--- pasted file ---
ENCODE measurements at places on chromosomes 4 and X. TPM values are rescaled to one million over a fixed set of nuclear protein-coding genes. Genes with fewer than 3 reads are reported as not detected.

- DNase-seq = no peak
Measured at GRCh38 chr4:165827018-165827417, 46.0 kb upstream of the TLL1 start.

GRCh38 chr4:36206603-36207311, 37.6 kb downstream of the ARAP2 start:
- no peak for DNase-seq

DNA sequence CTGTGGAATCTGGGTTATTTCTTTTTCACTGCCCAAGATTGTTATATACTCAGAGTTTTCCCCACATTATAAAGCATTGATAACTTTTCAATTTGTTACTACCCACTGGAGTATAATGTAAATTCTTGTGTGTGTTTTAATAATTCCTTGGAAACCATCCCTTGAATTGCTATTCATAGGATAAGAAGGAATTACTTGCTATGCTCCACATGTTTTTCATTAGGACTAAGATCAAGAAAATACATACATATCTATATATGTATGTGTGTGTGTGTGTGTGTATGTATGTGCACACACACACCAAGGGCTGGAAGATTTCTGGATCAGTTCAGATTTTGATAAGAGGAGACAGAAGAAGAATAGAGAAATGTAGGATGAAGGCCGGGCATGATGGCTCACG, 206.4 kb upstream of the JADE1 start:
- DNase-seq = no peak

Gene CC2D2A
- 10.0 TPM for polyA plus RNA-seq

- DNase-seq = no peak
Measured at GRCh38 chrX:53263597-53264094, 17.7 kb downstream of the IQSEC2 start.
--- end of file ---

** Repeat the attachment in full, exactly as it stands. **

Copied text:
ENCODE measurements at places on chromosomes 4 and X. TPM values are rescaled to one million over a fixed set of nuclear protein-coding genes. Genes with fewer than 3 reads are reported as not detected.

- DNase-seq = no peak
Measured at GRCh38 chr4:165827018-165827417, 46.0 kb upstream of the TLL1 start.

GRCh38 chr4:36206603-36207311, 37.6 kb downstream of the ARAP2 start:
- no peak for DNase-seq

DNA sequence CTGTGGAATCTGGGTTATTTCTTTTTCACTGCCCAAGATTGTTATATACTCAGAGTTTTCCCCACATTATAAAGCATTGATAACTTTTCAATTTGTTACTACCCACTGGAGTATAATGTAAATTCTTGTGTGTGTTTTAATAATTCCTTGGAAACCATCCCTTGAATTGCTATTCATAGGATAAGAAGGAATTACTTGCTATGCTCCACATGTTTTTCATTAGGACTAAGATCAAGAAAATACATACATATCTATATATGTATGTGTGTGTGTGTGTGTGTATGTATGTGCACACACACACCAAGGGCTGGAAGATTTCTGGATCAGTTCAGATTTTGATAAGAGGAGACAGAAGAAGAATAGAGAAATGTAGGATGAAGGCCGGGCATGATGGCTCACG, 206.4 kb upstream of the JADE1 start:
- DNase-seq = no peak

Gene CC2D2A
- 10.0 TPM for polyA plus RNA-seq

- DNase-seq = no peak
Measured at GRCh38 chrX:53263597-53264094, 17.7 kb downstream of the IQSEC2 start.